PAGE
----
Mania Grade: A
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- Audio Rating: A+
- Video Rating: A+
- Packaging Rating: A
- Menus Rating: A+
- Extras Rating: A+
- Age Rating: 13 & Up
- Region: 1 - North America
- Released By: Manga Entertainment
- MSRP: 29.99
- Running time: 90
- Aspect Ratio: 1.33:1
- Disc Resolution: 480i/p (mixed/unknown)
- Disc Encoding: MPEG-2
- Series: Street Fighter (All Variations)
Street Fighter Alpha
By Reed Nelson
February 18, 2002
Release Date: January 30, 2001
The Street Fighter Zero OAV series makes its way to America (in record time, thanks to Manga Entertainment co-producing the original Japanese version). This stuff is top-notch material, so let's get started, shall we?
This disc comes with 3 audio tracks: 2 English audio (one Dolby 2.0, another Dolby 5.1) and one Japanese 2.0 track. My system's not exactly fantastic for sound (it's not even wired for more than Dolby 2.0), but I did notice that the 5.1 English track is louder than the 2.0 English or Japanese tracks. All come in clear as crystals, with no signs of fuzziness or distortion. And all include plenty of directionality, especially in the scenes where anyone uses the Dark Hadou. Audio is great overall.
Video is crisp and clean, with no noticeable artifacting or other such problems. Everything flows smoothly, just as it should. The subtitles are just like those Pioneer has been using lately for its TV series, and I'm glad Manga picked up the idea. The aspect ratio is full-screen, so don't be fooled by the "Movie" title on the cover... this is a cut-together 2-part OAV series. It's not in widescreen, folks. Sorry!
Unlike my favorite anime film, Lupin the Third: The Castle of Cagliostro, this came in a standard yin-yang disc casing that I love so dearly. Manga seems to have wised up since Cagliostro. The insert is a basic one-page folded with scene list and still shots of the film. The image on the front is an awesome dark red shot with most of the cast's profiles illustrated, even Akuma/Gouki! The back is equally evil-looking, with another dark image of Ryu and company. This really fits into the internal "evil and good" battles which take place in the film. The disc itself has a pretty image from the cover sheet.
Beautiful! Animated throughout, easy to navigate, and well-chosen. No problems here. Note: In Japan, Akuma is "Gouki." When Manga designed their Interview menus, they listed the name "Gouki" next to Akuma's voice actor. When you actually watch the clip, the subtitles say "Akuma" instead of Gouki. It seems confusing when I type it, but when you see it, you'll understand what I mean....I hope.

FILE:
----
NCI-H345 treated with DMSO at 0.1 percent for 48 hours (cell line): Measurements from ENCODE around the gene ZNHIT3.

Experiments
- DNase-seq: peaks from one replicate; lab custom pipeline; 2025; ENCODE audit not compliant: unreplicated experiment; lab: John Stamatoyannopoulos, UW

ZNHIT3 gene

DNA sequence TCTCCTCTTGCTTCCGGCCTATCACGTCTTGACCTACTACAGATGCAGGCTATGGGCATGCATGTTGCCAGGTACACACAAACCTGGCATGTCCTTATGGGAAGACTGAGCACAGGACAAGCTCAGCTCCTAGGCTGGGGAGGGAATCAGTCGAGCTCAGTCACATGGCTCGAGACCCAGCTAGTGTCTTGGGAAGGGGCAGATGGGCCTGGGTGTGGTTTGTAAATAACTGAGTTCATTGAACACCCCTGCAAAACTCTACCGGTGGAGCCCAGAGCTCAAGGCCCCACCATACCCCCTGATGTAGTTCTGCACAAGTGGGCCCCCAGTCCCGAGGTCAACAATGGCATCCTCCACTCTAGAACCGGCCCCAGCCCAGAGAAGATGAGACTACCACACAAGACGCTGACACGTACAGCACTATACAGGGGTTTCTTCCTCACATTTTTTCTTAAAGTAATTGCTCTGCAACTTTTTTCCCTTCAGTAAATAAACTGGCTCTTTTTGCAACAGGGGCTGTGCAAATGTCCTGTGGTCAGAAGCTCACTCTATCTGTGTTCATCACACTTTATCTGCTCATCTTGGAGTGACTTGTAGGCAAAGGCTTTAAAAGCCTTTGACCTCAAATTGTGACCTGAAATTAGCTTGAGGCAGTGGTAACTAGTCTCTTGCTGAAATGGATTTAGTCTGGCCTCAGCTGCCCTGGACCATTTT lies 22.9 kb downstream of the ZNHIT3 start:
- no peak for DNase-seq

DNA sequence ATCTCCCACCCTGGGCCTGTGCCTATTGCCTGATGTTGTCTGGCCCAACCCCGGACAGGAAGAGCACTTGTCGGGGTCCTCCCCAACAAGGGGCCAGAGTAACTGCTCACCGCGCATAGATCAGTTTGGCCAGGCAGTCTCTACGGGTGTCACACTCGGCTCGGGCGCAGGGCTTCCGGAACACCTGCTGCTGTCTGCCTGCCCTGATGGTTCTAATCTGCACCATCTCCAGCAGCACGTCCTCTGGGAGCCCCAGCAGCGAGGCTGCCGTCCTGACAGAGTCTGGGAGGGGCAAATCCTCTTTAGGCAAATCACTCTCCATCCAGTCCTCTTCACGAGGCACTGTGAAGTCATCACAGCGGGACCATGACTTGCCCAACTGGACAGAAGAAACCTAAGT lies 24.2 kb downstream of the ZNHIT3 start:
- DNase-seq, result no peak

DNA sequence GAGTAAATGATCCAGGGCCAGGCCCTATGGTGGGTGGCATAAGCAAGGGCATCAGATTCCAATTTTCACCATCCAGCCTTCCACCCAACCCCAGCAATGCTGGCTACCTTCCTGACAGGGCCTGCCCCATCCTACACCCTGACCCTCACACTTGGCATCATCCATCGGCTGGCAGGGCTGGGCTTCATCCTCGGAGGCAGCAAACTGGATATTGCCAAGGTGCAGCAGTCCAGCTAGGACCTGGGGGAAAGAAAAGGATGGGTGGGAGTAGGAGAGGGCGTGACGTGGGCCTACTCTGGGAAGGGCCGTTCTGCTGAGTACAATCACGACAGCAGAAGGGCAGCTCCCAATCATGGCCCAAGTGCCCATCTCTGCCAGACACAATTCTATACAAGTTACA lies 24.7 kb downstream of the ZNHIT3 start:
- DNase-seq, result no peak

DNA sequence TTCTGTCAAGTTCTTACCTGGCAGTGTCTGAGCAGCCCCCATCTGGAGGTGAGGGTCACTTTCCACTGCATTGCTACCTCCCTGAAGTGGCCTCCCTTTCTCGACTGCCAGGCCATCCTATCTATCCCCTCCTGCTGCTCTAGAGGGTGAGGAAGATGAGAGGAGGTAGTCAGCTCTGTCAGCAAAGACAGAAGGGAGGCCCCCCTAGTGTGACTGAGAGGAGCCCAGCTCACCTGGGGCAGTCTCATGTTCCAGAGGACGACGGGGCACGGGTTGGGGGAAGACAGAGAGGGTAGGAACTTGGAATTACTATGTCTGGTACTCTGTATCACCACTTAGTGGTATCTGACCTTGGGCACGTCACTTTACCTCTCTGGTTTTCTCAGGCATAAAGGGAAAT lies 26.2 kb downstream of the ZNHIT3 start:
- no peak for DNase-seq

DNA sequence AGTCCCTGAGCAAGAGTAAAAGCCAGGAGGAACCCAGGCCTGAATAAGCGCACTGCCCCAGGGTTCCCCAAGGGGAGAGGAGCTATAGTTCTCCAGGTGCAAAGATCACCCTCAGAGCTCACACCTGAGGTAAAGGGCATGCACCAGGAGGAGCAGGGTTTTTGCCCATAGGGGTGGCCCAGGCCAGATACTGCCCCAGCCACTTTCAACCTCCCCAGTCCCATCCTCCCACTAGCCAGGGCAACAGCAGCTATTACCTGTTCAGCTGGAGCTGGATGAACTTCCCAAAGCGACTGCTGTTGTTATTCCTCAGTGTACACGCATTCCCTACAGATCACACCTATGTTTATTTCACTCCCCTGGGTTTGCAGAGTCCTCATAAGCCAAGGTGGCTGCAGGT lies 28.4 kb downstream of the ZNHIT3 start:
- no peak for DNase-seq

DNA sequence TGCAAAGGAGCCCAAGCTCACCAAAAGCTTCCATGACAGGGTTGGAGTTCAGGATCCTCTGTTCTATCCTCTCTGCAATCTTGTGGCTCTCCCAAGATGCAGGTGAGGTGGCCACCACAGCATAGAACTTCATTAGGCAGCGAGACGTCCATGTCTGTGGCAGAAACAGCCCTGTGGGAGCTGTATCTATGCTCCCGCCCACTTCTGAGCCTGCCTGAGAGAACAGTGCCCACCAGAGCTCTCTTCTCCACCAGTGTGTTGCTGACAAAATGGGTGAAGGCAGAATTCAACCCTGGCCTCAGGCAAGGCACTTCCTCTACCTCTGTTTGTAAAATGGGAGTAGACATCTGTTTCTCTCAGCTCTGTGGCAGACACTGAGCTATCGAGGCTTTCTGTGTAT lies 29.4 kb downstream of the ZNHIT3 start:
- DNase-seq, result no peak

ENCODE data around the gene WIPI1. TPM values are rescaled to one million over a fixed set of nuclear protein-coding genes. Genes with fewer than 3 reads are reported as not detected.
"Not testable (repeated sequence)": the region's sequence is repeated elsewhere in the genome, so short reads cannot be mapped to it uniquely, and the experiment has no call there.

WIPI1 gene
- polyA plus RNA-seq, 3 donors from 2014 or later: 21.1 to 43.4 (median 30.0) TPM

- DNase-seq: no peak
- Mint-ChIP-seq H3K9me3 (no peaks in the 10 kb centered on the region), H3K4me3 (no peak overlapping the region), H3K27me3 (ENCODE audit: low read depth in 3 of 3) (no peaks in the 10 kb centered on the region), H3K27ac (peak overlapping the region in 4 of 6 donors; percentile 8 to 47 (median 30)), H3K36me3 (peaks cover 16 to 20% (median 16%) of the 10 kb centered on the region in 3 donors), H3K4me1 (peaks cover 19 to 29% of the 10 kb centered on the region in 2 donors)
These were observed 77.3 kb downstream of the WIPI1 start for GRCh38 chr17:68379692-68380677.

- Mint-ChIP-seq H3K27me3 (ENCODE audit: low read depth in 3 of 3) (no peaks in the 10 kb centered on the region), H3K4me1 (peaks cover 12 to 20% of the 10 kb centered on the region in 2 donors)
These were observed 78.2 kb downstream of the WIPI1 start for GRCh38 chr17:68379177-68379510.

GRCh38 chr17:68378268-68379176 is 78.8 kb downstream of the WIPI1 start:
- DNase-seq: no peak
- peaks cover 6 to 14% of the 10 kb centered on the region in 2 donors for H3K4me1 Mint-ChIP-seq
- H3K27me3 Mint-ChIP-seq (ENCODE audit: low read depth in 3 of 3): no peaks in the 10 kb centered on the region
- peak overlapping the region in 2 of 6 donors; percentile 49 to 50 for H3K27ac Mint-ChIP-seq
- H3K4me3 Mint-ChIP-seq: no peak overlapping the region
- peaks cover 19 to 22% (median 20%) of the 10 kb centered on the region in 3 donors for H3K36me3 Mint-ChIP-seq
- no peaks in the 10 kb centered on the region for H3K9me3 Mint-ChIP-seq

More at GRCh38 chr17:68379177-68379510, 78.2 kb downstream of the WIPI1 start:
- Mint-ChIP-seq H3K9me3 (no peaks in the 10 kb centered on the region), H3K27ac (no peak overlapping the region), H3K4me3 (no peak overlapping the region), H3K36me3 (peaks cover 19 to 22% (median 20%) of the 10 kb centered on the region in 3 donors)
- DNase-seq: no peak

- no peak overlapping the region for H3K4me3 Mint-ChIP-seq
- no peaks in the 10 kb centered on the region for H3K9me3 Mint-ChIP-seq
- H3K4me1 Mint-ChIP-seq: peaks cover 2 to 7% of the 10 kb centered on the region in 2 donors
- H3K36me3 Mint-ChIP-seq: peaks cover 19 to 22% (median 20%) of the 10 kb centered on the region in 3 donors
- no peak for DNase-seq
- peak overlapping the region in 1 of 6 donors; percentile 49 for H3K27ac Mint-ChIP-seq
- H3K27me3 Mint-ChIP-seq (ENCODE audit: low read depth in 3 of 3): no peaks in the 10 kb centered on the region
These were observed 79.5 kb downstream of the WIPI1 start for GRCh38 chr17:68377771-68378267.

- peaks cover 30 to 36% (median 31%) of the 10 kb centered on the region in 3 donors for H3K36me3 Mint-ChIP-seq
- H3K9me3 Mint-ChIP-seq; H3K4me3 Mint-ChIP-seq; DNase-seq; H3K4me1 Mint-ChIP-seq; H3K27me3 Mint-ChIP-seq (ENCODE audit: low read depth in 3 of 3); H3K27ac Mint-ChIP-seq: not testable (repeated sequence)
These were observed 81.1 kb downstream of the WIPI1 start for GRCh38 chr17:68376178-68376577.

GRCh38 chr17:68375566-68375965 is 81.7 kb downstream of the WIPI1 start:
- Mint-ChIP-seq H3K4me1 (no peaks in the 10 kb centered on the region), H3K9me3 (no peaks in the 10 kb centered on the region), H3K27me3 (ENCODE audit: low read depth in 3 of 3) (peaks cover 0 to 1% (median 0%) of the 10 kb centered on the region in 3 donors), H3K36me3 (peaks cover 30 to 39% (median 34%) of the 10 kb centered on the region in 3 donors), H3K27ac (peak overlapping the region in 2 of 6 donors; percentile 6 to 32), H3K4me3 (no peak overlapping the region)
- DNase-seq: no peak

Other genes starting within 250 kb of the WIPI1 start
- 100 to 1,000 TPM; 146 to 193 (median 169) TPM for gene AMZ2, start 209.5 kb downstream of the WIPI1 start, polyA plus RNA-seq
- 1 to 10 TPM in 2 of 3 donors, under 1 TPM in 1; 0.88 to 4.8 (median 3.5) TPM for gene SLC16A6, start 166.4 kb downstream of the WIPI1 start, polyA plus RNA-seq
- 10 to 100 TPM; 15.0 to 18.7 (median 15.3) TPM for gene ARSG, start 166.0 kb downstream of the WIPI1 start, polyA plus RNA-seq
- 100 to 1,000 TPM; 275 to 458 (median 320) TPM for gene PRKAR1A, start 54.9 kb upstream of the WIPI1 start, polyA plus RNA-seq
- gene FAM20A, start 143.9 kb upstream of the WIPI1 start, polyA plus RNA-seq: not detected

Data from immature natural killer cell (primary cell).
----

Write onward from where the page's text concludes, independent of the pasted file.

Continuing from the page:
Ka-pow! Extras, extras, extras! This disc would not have been that great on extras had Manga not included the interviews with all the show's major Japanese voice actors, the character designer and the director himself! All are cool little tidbits which let us in on how the actors felt about the characters they portrayed, and how seriously they took their roles. Now I kinda wish Manga had done something similar with the English voice actors, too...so we could see two sides to each character. I think that's a little demanding though. After all, they are "extras," not "required." The "Making of SFA" segment is a musical walkthrough of the show's progress. It's long, but fairly entertaining. There's also the standard Manga self-promotional fiddle-faddle that you see on every Manga disc.
For a nice little Easter egg trailer, visit the weblinks section and highlight the Manga Video logo by pressing "up". Hit "enter" and you'll get to see the Japanese trailer for the Region 2 DVD release (the two prices at the end are with and without the optional T-shirt).
Ryu, our hero (always in white), seems to be having some trouble controlling himself. You see, this approach to his Shotokan training (called the "Dark Hadou") regularly rises up inside of him, making it difficult for him to stay focused on his life and training. Rose appears in a vision to warn him of his possible future. Ken shows up to attend a street fighter tournament in Japan. Of course, he can't come to Japan without hanging with Ryu for a while. Then we have another mysterious character appear- Shun. Shun, an original character for this film, claims to be Ryu's younger brother. He also has a talent for using the Dark Hadou, which entices Ryu to use it all the more. We also get to see the antics of Chun-Li and Sakura, but not much else, as far as fighting is concerned. This disc has plenty of monologue and dialogue to go in between the highly impressive fight choreography. There's even some comedy (for the first half, that's Sakura's job...on part 2, it's Dan's)! It may not end how you hope it will, but the conclusion for this disc is still pretty satisfying. If you're hoping for another pure beat-em-up Street Fighter II: MOVIE, this is not it... but it's pretty close. And I have to keep everyone's hopes a little low on this one area: while Akuma does show up quite a bit, we never really see him fight anyone (What? What's up with that?!). It's still good though, and you won't want to walk away from the set as the story unfolds and Ryu continues his struggle against evil.
Another 4 stars/Divis/take-your-picks.
Pioneer DV-525 DVD/CD/VCD player, Magnavox 20" CRT TV, Mitsubishi amplifier (model unknown)